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The Girl with the Crooked Nose: A Tale of Murder, Obsession, and Forensic Artistry Hardcover – Bargain Price, May 13, 2008
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From Publishers Weekly
There is a bewildering, frustrating quality in Botha's crackling account of a quirky, maverick forensics artist, Frank Bender, and his largely successful efforts in facial reconstruction of murder victims. The steady, no-nonsense approach of the author (Mongo: Adventures in Trash) is marred by the herky-jerky sequences of the narrative as he switches from Bender's hit-and-miss past triumphs to a monumental murder case south of the border in the sordid Mexican area near Ciudad Juárez, where about 400 women have been raped, tortured and killed. National and international recognition of Bender's uncanny skill grows, but the psychological toll wears on his home life and his interaction with authorities. What is extraordinary is Botha's writing, with his unerring depiction of Bender's painstaking work and the eventual unraveling of the brutal crimes it solves. Although Bender is not successful with every case, including the epic Mexican serial killings, the tales in this book accurately capture the dark motives and complexities of senseless murder, and even the most savvy true-crime reader will not be able to resist the author's insightful storytelling. 16 pages of photos. (May 13)
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Into the burgeoning true-crime subgenre of forensic procedurals leaps Botha’s account of artist Frank Bender, who uncannily reconstructs murder victims’ faces from their decomposed and skeletal remains. So doing, he frequently provides police with very reliable information for pursuing at-large murderers. Botha writes with a sort of calculated manliness, even though he is given to such dramatics as slinging the occasional highly atmospheric description before naming, or even indicating the species of, the characters in a scene. Stylistic concerns aside, this action-packed overview of Bender’s career centers on a spirited rendition of how Bender reconstructed the facial features of several victims of an ongoing murder spree in Juarez, Mexico, in the early 1990s. Replete with tales of corrupt local authorities and various bureaucracies, plus an adroit description of Bender’s mounting suspicion that something unidentified is keeping him from solving the Juarez case, Botha’s work relays Bender’s surprising conclusions about the case and imparts more information about reconstructing the faces of the dead than most readers will expect. --Mike Tribby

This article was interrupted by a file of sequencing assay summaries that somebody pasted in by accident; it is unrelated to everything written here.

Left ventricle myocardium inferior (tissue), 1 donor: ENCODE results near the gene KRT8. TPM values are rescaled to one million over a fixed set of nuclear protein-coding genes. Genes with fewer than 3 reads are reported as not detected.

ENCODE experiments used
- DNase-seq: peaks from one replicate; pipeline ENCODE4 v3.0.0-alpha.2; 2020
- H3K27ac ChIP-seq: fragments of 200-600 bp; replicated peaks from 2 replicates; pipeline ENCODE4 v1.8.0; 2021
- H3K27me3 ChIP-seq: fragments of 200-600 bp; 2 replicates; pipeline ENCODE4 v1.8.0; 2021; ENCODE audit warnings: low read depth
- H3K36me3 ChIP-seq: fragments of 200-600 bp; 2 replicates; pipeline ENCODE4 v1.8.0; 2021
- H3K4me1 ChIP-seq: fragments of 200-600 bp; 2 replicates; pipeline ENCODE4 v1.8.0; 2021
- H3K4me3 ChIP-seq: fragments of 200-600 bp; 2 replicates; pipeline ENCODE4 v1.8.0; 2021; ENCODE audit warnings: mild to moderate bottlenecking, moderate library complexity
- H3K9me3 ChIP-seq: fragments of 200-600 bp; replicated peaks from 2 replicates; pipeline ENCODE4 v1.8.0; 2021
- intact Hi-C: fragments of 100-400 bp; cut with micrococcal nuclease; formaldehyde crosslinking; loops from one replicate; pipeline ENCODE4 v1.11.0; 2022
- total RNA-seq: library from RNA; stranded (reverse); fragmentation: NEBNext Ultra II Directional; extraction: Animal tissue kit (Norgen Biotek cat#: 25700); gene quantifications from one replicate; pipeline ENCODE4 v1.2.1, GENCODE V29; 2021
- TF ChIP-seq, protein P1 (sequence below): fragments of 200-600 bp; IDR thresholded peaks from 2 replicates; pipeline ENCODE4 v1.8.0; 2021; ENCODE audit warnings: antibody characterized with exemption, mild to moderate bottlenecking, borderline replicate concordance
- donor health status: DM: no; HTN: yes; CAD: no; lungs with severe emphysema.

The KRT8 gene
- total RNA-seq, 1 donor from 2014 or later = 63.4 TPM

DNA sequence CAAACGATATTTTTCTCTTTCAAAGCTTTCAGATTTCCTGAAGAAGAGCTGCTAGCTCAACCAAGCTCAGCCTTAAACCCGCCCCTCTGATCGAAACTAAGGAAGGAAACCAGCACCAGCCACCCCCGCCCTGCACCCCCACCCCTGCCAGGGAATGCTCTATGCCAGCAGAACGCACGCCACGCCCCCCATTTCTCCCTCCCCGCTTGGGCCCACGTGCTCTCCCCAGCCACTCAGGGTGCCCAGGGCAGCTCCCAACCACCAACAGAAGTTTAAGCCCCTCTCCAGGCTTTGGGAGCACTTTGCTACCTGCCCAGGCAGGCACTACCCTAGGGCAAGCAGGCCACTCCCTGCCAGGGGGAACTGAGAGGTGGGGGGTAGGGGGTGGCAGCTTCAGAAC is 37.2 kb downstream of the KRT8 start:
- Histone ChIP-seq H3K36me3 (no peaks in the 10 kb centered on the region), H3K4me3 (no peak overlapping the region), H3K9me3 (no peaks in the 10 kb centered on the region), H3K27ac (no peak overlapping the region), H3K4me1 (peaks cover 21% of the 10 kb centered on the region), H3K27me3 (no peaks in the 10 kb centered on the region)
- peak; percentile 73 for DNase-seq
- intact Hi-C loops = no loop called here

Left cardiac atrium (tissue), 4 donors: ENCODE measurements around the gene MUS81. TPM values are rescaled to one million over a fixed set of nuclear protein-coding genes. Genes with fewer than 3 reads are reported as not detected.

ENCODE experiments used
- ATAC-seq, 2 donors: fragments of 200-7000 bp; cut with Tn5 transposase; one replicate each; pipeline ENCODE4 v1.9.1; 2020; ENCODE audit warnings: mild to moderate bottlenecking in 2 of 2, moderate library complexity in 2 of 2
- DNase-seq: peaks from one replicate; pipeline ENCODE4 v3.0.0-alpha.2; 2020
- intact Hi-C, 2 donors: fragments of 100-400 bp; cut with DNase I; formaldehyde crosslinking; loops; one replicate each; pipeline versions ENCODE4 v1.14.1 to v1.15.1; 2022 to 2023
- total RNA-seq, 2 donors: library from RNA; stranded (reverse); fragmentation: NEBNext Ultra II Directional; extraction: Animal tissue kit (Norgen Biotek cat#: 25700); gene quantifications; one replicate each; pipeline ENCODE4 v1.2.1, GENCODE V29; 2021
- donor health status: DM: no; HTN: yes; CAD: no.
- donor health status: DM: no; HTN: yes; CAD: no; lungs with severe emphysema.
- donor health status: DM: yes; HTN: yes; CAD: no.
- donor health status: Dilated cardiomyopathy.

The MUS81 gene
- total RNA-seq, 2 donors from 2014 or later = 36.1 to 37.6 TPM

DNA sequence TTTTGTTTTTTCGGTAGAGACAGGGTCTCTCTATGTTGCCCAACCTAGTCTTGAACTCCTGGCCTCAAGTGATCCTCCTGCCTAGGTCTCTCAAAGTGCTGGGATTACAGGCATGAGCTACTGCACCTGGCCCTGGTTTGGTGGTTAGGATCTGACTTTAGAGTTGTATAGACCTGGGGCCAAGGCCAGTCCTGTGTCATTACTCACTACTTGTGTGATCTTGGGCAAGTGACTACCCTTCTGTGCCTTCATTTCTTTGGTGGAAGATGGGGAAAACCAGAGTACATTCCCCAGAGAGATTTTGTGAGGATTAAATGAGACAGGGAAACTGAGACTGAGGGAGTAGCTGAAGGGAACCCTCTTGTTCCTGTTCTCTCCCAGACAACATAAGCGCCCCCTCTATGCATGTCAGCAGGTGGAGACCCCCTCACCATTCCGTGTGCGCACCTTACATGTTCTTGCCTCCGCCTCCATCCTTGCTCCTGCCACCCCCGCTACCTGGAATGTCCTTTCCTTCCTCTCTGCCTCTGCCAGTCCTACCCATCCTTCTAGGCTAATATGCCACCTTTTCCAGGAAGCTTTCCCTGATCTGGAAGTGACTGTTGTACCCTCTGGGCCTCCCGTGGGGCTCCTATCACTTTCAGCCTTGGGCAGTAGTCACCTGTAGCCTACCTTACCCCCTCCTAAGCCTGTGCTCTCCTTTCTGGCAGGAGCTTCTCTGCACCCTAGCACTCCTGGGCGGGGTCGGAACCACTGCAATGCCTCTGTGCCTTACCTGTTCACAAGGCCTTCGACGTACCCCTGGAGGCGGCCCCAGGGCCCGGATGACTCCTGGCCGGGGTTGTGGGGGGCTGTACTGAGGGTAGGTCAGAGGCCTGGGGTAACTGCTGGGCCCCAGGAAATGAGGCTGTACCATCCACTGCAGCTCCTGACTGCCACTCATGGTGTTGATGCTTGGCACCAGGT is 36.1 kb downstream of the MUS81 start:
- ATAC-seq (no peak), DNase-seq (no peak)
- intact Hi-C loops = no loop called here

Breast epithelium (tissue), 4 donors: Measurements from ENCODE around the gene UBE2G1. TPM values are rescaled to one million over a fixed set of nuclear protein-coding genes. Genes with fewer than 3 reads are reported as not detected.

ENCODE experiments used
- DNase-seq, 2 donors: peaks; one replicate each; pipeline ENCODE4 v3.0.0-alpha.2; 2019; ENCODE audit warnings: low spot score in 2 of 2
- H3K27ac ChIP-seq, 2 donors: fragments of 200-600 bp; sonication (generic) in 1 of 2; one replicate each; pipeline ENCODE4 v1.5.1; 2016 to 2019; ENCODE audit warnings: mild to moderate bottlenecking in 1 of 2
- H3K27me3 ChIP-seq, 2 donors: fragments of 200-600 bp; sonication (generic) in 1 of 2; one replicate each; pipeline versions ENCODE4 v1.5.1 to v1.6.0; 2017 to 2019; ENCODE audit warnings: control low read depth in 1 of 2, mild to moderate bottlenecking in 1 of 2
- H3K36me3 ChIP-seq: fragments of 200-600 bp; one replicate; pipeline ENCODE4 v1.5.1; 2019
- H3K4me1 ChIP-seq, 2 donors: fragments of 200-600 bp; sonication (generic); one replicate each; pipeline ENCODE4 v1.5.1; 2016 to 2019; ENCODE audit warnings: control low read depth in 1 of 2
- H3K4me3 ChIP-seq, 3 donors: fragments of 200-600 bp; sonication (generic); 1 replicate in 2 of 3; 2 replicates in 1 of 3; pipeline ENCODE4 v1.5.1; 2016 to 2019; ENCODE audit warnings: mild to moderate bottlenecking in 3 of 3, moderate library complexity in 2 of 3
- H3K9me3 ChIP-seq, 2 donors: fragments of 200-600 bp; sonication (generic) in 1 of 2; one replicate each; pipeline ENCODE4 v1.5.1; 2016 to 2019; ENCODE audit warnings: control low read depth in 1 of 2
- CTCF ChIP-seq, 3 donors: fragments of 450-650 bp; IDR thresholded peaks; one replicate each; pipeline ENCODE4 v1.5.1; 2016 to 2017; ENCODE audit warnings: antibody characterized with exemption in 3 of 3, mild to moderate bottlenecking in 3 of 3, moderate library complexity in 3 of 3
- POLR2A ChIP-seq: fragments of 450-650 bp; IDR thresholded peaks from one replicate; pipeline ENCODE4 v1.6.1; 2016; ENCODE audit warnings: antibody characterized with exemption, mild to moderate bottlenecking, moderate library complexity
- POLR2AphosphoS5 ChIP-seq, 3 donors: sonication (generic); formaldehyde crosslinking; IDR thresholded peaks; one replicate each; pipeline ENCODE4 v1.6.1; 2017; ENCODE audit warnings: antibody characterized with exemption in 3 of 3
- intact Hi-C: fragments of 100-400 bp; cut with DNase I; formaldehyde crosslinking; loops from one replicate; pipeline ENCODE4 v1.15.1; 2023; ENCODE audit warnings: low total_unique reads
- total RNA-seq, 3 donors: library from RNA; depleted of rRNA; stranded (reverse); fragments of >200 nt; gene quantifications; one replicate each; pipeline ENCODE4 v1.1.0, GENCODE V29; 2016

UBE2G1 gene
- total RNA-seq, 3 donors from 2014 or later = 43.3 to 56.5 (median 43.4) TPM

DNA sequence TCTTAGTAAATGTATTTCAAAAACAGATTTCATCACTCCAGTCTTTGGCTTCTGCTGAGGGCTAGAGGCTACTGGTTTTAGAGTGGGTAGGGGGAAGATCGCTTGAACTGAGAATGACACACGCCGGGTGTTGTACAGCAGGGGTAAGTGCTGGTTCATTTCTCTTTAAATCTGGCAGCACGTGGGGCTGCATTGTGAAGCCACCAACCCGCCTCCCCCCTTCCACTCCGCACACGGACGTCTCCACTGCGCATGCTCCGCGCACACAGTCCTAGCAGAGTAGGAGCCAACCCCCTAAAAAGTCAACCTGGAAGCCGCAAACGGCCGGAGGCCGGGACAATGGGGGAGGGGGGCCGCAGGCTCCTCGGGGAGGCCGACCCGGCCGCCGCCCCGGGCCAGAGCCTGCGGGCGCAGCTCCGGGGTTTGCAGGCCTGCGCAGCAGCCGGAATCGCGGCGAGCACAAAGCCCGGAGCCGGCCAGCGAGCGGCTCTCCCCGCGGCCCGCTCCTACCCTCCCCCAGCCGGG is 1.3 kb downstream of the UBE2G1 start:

Top customer reviews
Juggling photographic assignments with the cost-ineffective busts he creates for police departments, the FBI, US Marshals and America's Most Wanted, like any artist, especially one with a righteous cause, Frank's priorities are unbalanced by the amount of time he devotes to the higher cause. While this passion puts a strain on his home life and his financial security, there is a strong element of altruism in Bender's chosen field. When victims are recognized, criminals caught through Frank's unique application of art and forensics, families are given closure and murderers are brought to justice. Certainly, Bender is an exceptional individual, self-taught, confident and generous with his time, his mission a heady one when successful, painful when circumstances fail to support the evidence he offers to further such cases.
Botha does an excellent job introducing this character, reminding me of the addictive nature of such non-fiction. Throughout the book, Frank's reputation is built case by case, as identities are validated, cold cases solved and murderers reclaimed from the lives they have rebuilt after escaping the consequences of their violent crimes. Age progression is invaluable in Bender's work, perhaps as significant as giving human likeness to the skulls he carefully sculpts. But by far the most challenging and frustrating is Bender's time in Mexico, attempting to aid authorities in solving the murders of countless young women whose bodies have been found in Juarez and Chihuahua. In spite of his meticulous recreations, a majority of the busts remain unidentified (even the Girl with the Crooked Nose), due mainly to inefficient procedures and the bureaucratic warfare of the Mexican government. Over all, Botha paints a fascinating portrait of a dedicated man who literally changed the face of forensic investigation, a fine career in public service that is significant in its impact. Luan Gaines/ 2008.